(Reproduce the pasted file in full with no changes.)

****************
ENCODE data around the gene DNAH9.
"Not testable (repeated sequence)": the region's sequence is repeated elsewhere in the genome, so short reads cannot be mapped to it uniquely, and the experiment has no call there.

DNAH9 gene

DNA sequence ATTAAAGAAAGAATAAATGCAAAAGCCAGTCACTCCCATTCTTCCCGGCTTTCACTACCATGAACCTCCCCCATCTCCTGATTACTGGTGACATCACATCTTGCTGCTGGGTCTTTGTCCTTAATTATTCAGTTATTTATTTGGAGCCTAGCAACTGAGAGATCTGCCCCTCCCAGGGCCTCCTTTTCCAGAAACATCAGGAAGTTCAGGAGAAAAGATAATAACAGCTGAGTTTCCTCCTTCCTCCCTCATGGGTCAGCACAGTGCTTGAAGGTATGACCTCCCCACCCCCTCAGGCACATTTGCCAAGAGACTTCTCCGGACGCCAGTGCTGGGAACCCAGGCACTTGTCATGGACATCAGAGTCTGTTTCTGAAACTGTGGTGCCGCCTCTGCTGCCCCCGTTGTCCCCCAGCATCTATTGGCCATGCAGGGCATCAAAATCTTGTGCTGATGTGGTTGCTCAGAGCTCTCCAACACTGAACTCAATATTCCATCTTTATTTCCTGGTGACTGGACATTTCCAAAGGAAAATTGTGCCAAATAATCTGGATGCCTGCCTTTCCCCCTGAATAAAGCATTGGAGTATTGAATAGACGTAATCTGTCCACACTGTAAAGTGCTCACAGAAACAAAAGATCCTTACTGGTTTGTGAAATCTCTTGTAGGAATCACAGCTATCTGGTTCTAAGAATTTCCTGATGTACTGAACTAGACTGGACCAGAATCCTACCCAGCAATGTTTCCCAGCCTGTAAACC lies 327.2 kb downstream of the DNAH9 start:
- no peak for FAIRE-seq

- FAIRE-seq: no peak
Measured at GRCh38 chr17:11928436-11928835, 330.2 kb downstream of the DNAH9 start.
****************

ENCODE data around the gene DNAH9.
"Not testable (repeated sequence)": the region's sequence is repeated elsewhere in the genome, so short reads cannot be mapped to it uniquely, and the experiment has no call there.

DNAH9 gene

DNA sequence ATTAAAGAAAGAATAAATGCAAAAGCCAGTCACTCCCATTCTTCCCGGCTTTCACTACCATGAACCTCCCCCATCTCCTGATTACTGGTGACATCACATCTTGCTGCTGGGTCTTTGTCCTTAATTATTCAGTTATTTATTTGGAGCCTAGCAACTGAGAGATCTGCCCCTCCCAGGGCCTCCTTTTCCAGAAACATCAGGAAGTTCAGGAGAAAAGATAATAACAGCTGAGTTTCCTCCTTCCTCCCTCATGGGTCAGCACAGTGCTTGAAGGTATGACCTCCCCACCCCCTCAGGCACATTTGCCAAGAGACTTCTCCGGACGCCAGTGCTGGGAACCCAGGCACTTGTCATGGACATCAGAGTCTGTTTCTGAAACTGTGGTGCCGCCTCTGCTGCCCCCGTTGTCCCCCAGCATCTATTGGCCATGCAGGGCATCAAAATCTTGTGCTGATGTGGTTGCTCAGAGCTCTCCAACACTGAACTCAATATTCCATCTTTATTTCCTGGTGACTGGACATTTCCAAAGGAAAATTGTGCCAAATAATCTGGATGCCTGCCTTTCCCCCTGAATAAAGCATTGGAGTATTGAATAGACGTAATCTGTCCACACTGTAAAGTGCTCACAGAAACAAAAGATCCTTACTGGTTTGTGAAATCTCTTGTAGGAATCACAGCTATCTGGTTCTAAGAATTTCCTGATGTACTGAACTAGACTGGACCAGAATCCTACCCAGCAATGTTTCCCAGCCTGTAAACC lies 327.2 kb downstream of the DNAH9 start:
- no peak for FAIRE-seq

- FAIRE-seq: no peak
Measured at GRCh38 chr17:11928436-11928835, 330.2 kb downstream of the DNAH9 start.